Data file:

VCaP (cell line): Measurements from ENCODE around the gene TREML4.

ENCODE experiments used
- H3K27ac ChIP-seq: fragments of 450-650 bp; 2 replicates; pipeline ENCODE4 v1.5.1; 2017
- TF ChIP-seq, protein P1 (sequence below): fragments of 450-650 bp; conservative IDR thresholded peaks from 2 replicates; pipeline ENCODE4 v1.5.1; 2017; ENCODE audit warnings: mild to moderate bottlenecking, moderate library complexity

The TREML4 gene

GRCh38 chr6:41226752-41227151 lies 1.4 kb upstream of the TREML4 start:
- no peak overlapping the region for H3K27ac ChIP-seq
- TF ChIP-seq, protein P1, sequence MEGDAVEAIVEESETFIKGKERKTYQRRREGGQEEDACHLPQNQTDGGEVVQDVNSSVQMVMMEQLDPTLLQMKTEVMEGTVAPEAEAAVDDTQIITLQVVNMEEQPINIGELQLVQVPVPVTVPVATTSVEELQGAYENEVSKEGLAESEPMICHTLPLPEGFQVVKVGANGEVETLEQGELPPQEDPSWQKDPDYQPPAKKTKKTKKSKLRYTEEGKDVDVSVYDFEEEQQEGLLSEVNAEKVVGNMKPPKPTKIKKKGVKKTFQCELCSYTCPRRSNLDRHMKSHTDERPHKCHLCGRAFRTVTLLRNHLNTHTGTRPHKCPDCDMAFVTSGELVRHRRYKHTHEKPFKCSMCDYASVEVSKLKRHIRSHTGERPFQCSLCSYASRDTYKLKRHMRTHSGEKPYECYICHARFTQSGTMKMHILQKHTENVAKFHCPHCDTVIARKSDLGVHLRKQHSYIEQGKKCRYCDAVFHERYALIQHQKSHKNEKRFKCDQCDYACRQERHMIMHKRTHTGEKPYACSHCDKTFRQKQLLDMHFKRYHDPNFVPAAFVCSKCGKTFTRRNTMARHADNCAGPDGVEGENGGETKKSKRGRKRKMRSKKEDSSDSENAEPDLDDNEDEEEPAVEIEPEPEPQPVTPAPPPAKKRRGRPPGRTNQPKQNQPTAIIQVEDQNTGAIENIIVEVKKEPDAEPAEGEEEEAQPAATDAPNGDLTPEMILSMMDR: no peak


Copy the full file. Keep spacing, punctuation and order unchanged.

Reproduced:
VCaP (cell line): Measurements from ENCODE around the gene TREML4.

ENCODE experiments used
- H3K27ac ChIP-seq: fragments of 450-650 bp; 2 replicates; pipeline ENCODE4 v1.5.1; 2017
- TF ChIP-seq, protein P1 (sequence below): fragments of 450-650 bp; conservative IDR thresholded peaks from 2 replicates; pipeline ENCODE4 v1.5.1; 2017; ENCODE audit warnings: mild to moderate bottlenecking, moderate library complexity

The TREML4 gene

GRCh38 chr6:41226752-41227151 lies 1.4 kb upstream of the TREML4 start:
- no peak overlapping the region for H3K27ac ChIP-seq
- TF ChIP-seq, protein P1, sequence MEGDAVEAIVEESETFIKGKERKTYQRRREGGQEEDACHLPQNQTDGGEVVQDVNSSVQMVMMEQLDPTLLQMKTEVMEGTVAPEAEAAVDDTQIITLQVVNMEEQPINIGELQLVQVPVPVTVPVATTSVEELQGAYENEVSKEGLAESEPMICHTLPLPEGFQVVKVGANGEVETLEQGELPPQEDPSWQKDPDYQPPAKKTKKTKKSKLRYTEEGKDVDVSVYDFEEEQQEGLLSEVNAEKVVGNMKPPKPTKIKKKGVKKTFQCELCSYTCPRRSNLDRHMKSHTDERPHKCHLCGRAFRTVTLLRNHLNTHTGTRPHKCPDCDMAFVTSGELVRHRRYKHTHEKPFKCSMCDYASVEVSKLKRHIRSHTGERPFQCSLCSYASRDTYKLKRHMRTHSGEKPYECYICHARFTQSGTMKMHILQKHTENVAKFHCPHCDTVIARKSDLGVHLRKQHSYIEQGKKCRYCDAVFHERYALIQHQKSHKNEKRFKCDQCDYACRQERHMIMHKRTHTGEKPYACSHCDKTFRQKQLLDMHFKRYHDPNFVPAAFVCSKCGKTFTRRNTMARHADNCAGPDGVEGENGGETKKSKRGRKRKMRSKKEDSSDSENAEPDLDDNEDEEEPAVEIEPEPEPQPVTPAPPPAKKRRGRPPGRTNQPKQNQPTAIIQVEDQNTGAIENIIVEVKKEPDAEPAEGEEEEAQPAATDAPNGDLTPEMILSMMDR: no peak